Where readers, writers, & illustrators GEAUX to be creative
The LSU School of Education hosted the third annual Tiger Tales Literacy Camp May 23 - 27, 2016 in Peabody Hall on the LSU campus.
Through a unique collaboration between the School of Education and the LSU Writing Project, the camp hosted local children in kindergarten to seventh grade. Attendees participated in activities focused on developing and extending students’ literacy skills within the genre of poetry, including free verse, haiku, concrete, and acrostic. This year’s theme, ‘Poetry to Geaux: An Experience in Written Expression,’ guided camp activities.
The camp added another layer of collaboration by involving graduate students as “camp counselors,” who are also local certified Louisiana teachers.
Counselors included Brandie McNabb, President of the Louisiana Reading Association, Alecia Tate, doctoral student, Kelsey Boyajian, master’s student in education, and Jamie Hipp, doctoral student in curriculum and instruction. Counselors were responsible for planning and facilitating all literacy instruction. They began planning in the spring, studying Rhythm and Resistance by Christensen and Watson to sharpen their pedagogical skills in poetry.
"I would encourage all doctoral students to work with the Tiger Tales program," Hipp said. "The experience was a wonderful opportunity to network and collaborate with other graduate students who simultaneously participated in the LSU Writing project. Our week together also included action research. This research has led to two articles thus far – one accepted for publication already, authored by my co-counselor Brandie McNabb and myself."
Tiger Tales campers began their week with a visit to Mike the Tiger’s Habitat followed by a trip to the LSU Veterinary School. Campers also toured the LSU campus, visiting sites such as the LSU Museum of Natural Science, the LSU Forensic Anthropology and Computer Enhancement Services (FACES) Laboratory, the LSU Dairy Store, and the Ceramics Studio within the LSU School of Art, where students learned wheel throwing techniques and created their own pottery.
A highlight of the week was meeting Brod Bagert, renowned Louisiana children’s poet. Bagert worked first with LSU Writing Project participants, then worked with the Tiger Tales campers while adults observed arena style. Bagert, a children's poet from New Orleans, has written 19 books of poetry for children, young-adults, and adults. Bagert’s work has been recognized nationally and internationally; he has been awarded the International Literacy Association’s prestigious Young Adults Choices award, the Association of Educational Publishers Distinguished Achievement Award, the Independent Publisher Gold Book Award, and Mom’s Choices Gold Medal. Tiger Tales campers were enthralled by Bagert who read his work aloud and coached Tiger tales campers on poem choices and writing styles.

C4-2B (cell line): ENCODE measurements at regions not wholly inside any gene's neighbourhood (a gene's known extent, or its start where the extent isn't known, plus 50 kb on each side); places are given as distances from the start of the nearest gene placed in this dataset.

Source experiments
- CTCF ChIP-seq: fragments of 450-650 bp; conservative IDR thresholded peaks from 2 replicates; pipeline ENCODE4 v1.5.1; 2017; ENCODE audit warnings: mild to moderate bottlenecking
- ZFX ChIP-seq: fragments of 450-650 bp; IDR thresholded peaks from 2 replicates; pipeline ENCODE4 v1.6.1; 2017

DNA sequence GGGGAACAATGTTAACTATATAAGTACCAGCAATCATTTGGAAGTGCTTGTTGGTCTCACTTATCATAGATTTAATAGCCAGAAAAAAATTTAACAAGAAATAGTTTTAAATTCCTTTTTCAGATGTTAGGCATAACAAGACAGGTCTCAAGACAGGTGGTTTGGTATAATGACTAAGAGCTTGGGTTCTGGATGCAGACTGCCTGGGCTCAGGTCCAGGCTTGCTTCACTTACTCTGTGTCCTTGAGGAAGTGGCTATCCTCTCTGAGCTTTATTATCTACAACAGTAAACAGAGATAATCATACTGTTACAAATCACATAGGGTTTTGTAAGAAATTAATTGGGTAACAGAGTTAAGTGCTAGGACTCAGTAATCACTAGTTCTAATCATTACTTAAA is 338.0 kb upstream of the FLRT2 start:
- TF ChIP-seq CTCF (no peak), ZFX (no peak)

Campers produced final projects showcasing their skills using Animoto, book making, writing, collage, and illustrating, which they shared daily. These experiences served as inspiration for the numerous student-written poems during camp.
"The Tiger Tales Literacy Camp is an exceptional week of academic enrichment and friendship," Hipp said. "It brings together students from across the Capital areea to work cooperatively on LSU's beautiful campus. My favorite moments of the week included students celebrating success with writing, editing, and revising poetry using both theatre and visual art."
The camp is directed by School of Education Associate Professor, Dr. Margaret-Mary Sulentic Dowell, who created the camp concept. Sulentic Dowell is also Director of the LSU Writing Project.
The Louisiana State University Writing Project (LSU WP) promotes the exploration of writing, writing research, and how to share writing best practice among educators (established 1985). The goal of the Louisiana State University Writing Project is to improve the teaching of writing and ultimately, help Louisiana students become accomplished writers and learners. Through professional development and outreach, the project serves a ten parish network of districts and schools in the southern part of the state.
LSU Writing Project workshops and professional development are tailored to provide a variety of writing-specific learning opportunities for administrators, educators, students, staff, and faculty.
Configurations include entire staff, departments, or customized groups of educators.
The LSU School of Education (SOE) offers graduate and undergraduate programs in Curriculum and Instruction and in Educational Leadership, Research, and Counseling. The School’s mission is to prepare P-12 educational professionals to be leaders, practitioners and scholars knowledgeable in contemporary educational issues.
The College of Human Sciences & Education (CHSE) is a nationally accredited division of Louisiana State University. The College is comprised of the School of Education, the School of Leadership and Human Resource Development, the School of Kinesiology, the School of Library and Information Science, the School of Social Work, and the University Laboratory School. These combined schools offer 8 undergraduate degree programs and 18 graduate programs, enrolling more than 1,900 undergraduate and 977 graduate students. The College is committed to achieving the highest standards in teaching, research, and service and is continually working to improve its programs.
Visit the College of Human Sciences & Education at chse.lsu.edu